I am a big fan of Chris Anderson’s book The Long Tail (so much so that I recently emailed Chris to ask if there was a pdf copy of the book available for sale ‘cos I am constantly lending my hard copy to people! – there isn’t).
One of the principles of The Long Tail is that, the larger your inventory of goods for sale, the more you will sell, all other things being equal.
In the realm of books or music, for example, the more titles you stock, the more likely you are to make a few extra sales. Even some of the slowest items to move, will move given time. Maybe one a quarter, or one a year, but they will move.
Thinking about this, this morning, I was wondering if those slow sellers could be ‘helped along’.
What if iTunes put a link to the slowest 10 selling tracks in a genre? Would people spend 99c just out of curiosity? It wouldn’t hurt them to try and they might succeed in picking up a couple of extra sales right out at the extreme edge of the Long Tail!
7 thoughts on “Selling from the edge of the Long Tail”
I think the Pandora website (mentioned in Chris’s book) does something similar to this – you identify a genre you are interested in, and it sets up a playlist of tracks customised to suit your taste.
The whole idea is to get us “conventionals” to start searching deeper into the tail.
From what I can see so far, it’s got an extremely intuitive user interface. I could get addicted to this..
Spookily This is the audio book I am listenining to this week
I am enjoying it so far.
PS yes I am too lazy to read books any more.
Looks like Pandora is for US residents only :-(. They are planning to phase it in internationally. Very good idea though.
Mean git – never lend books, you buy them for people 😉
Try 7 habits of highly effective people
I’ll buy it for ya.
If interested – some of the Long Tail ideas are available in summary form in this PDF document from Chris Anderson:
Some years ago my roommate was watching a series “50 worst movies of all time” (my favorite was ‘Attach of the Killer Tomatoes’). There was a reasonable following for this. It showed once a week, fairly late. So maybe there would be a market for “10 slowest selling”, although I would give it a different title, such as ’10 least popular’ or even ’10 worst’. That would be more interesting than 10-slowest selling.
In any case, there are advantages to having low-volume items. One is that it makes the site more comprehensive. If I go to a bookstore, I don’t want one that has only the best-sellers, I want a wide range. Same with other products. The value of low-volume items isn’t just in terms of the small amount of sales they bring in, but also in terms of positioning one’s site as being comprehensive.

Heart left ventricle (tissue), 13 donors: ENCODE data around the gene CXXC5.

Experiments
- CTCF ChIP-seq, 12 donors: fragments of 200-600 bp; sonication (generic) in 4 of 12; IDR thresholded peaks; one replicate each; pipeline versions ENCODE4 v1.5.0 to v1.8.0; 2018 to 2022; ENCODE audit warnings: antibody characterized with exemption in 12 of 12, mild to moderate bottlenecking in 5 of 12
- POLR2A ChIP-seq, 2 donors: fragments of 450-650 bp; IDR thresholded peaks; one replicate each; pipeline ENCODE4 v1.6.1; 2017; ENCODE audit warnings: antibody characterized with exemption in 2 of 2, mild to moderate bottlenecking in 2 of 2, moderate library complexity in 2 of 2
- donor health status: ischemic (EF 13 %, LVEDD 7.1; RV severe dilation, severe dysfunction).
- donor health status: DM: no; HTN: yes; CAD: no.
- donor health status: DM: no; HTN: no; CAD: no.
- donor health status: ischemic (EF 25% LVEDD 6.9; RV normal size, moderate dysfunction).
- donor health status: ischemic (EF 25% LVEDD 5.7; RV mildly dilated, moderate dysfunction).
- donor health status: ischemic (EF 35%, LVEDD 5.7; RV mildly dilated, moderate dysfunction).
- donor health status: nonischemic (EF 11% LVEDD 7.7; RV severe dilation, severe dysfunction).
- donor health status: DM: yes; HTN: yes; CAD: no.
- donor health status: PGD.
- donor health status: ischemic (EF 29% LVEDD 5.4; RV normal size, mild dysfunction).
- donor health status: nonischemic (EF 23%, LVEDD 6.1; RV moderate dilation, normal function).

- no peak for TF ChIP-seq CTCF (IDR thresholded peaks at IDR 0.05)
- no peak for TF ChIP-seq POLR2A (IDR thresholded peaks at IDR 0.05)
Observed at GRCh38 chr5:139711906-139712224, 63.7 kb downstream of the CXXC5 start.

Furthermore, one must see the knock-on sales from low-volume items. If I have to go to 10 sites to get what I’m looking for, when I finally find it I will bookmark that site. Next time I’m looking to make a purchase I will go there, not to the 9 others that previously failed to have what I needed.
This is our goal with Trax2Burn, a niche music download website (indpendent / electronic music). we live and breathe the long tail, because of the sector in which we operate. for us a “hit” might only be a few thousand downloads, whereas a “miss” might be ten downloads (compared to Amazon where a miss probably outsells our biggest hit!). Our goal though is to be comprehensive within our sector. If a customer is into electronic music (whether it’s house music, or techno, or drum & bass, or something more downtempo) we aim to become a one-stop shop for that customer – where they can rely on finding the music they want regardless of its obscurity. We’ll be the online equiavalent of your local record store, but with an Amazon-sized warehouse out the back.
For us the value is definitely in those niche products – and the same applies for the record labels whose content we stock. We can help them sell back catalogue items that wouldn’t be cost-effective to manufacture now that they have run out of physical stock. We can also help them sell to customers who couldn’t afford to buy the physical products previously, notably customers in overseas territories for whom music buying has become infiniitely easier in the last couple of years.
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